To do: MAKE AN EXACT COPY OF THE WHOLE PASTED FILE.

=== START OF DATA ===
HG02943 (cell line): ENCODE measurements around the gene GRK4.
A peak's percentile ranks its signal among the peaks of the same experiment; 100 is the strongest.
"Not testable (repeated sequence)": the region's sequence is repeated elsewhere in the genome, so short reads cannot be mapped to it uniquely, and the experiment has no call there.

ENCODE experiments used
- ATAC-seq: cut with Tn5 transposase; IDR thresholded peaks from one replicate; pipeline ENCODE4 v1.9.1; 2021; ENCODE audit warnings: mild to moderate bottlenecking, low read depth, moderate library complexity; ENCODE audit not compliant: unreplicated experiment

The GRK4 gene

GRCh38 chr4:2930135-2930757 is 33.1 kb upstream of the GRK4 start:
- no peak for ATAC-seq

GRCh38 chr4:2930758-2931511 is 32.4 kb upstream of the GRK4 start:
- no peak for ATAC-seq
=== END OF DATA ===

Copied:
HG02943 (cell line): ENCODE measurements around the gene GRK4.
A peak's percentile ranks its signal among the peaks of the same experiment; 100 is the strongest.
"Not testable (repeated sequence)": the region's sequence is repeated elsewhere in the genome, so short reads cannot be mapped to it uniquely, and the experiment has no call there.

ENCODE experiments used
- ATAC-seq: cut with Tn5 transposase; IDR thresholded peaks from one replicate; pipeline ENCODE4 v1.9.1; 2021; ENCODE audit warnings: mild to moderate bottlenecking, low read depth, moderate library complexity; ENCODE audit not compliant: unreplicated experiment

The GRK4 gene

GRCh38 chr4:2930135-2930757 is 33.1 kb upstream of the GRK4 start:
- no peak for ATAC-seq

GRCh38 chr4:2930758-2931511 is 32.4 kb upstream of the GRK4 start:
- no peak for ATAC-seq